Sterling (2006), Edition: Updated Ed, Paperback, 193 pages. $7.00.
Recounts the adventures of the seven Sager children during their journey to Oregon where they were adopted by Marcus and Narcissa Whitman.
Original publication date
193 p.; 8.2 inches
1402731884 / 9781402731884
LibraryThing member kaiserestates
Based on the true story of the Sager children in 1840. The children were traveling on the Oregon Trail when their parents got the fever and died, leaving them as Orphans. The 7 children, one of which was just a newborn, were adopted by the other members on the trail. The children are very lucky until the massacre that occurs where many were killed. The seven children were then orphaned again and had to begin to rebuild again.
LibraryThing member emymay32
Orphaned on the oregon trail is a historical non-fiction book. It's sad to learn about all of the bad things that happened to them along the way, but they had a big adventure in the process. I loved this book!!
LibraryThing member Stsmurphy
Based on a true story originally written by one of the survivors, Neta Lohnes Frazier’s account of seven children traveling westward still has the power to astonish. In the 1840s, the Sager family set off on the Oregon Trail, a dangerous and adventure-filled journey. Tragedy struck when both the mother and father succumbed to fever, orphaning the youngsters—one just a newborn. The entire wagon train adopted them, until they arrived at the Whitman Mission in Oregon. There, the Sagers settled into an ordinary life…until the day of an Indian massacre. The bravery of the Stouthearted Seven will amaze today’s young readers.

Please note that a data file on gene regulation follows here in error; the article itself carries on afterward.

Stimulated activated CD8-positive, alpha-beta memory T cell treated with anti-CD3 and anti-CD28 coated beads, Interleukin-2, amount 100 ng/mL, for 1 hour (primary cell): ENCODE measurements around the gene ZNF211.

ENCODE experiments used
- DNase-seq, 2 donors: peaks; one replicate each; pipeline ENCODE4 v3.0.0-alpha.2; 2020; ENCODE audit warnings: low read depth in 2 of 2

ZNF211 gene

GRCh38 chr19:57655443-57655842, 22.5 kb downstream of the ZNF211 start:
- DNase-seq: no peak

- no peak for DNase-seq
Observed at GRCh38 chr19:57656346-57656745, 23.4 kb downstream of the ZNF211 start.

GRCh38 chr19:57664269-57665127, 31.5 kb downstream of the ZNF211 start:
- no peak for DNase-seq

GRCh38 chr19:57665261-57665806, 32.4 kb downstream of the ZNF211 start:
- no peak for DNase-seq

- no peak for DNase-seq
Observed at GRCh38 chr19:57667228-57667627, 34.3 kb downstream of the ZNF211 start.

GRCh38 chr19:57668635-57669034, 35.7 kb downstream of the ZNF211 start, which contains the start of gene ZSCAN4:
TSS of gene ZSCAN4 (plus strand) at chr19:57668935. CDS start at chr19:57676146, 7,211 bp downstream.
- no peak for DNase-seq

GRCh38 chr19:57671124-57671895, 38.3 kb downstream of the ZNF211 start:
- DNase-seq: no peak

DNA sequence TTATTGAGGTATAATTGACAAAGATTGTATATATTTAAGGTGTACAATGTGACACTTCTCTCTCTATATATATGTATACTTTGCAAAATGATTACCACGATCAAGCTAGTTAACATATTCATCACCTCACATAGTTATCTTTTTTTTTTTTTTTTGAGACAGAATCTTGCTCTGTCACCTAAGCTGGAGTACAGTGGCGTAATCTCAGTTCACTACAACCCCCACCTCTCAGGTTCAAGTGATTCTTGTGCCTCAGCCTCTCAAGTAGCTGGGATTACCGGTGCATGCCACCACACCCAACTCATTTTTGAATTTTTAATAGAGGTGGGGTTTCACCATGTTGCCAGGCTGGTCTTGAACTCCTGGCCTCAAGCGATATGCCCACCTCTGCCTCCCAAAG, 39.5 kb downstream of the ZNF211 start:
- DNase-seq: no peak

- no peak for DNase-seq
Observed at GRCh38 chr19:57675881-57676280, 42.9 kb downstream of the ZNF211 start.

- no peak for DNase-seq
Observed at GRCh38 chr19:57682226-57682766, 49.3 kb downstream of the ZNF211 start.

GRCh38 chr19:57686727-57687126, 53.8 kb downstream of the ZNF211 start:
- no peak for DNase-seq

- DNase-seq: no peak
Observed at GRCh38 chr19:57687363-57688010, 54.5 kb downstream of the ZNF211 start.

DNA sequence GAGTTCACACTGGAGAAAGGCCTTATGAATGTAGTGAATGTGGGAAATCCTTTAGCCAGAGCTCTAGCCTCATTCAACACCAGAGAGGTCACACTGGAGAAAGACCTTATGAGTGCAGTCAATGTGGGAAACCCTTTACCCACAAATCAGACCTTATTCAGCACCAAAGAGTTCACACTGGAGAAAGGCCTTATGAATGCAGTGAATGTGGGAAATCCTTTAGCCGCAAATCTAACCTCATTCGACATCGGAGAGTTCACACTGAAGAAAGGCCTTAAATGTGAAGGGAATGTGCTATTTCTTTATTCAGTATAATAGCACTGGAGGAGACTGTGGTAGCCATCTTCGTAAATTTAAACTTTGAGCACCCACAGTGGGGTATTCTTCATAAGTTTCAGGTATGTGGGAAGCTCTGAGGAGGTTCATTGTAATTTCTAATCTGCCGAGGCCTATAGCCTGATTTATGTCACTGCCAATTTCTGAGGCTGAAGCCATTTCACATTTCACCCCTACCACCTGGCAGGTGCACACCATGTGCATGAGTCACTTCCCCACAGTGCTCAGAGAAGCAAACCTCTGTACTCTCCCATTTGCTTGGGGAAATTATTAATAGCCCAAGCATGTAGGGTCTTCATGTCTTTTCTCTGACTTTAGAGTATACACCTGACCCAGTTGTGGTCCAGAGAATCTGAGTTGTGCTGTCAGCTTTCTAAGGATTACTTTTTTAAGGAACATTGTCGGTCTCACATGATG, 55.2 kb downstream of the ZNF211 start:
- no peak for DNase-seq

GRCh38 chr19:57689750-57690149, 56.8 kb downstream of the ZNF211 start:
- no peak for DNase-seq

LibraryThing member Salsabrarian
Narrated by Mary Starkey. Based on the true story of the Sager family who left Missouri in 1844 to head for the Oregon Territory as part of a wagon train. The hard conditions of life on the trail tragically befall the family, as both parents die. Catherine, the oldest, and her brothers and sisters eventually are brought to the Whitman mission in the Territory where they are taken in by Narcissa and Marcus Whitman who work as missionaries to the Indians. The Sagers come to see and love the Whitmans as their own parents and enjoy a secure if spartan life at the mission. A couple of years later, an Indian uprising leaves several people dead, including the Whitmans and Sager brothers. Eventually the remaining Sager children are rescued and taken away to Fort Vancouver. Despite the tragedies in their lives, Catherine realizes they have fulfilled their father's dream of reaching Oregon thanks to the family's stout-heartedness.
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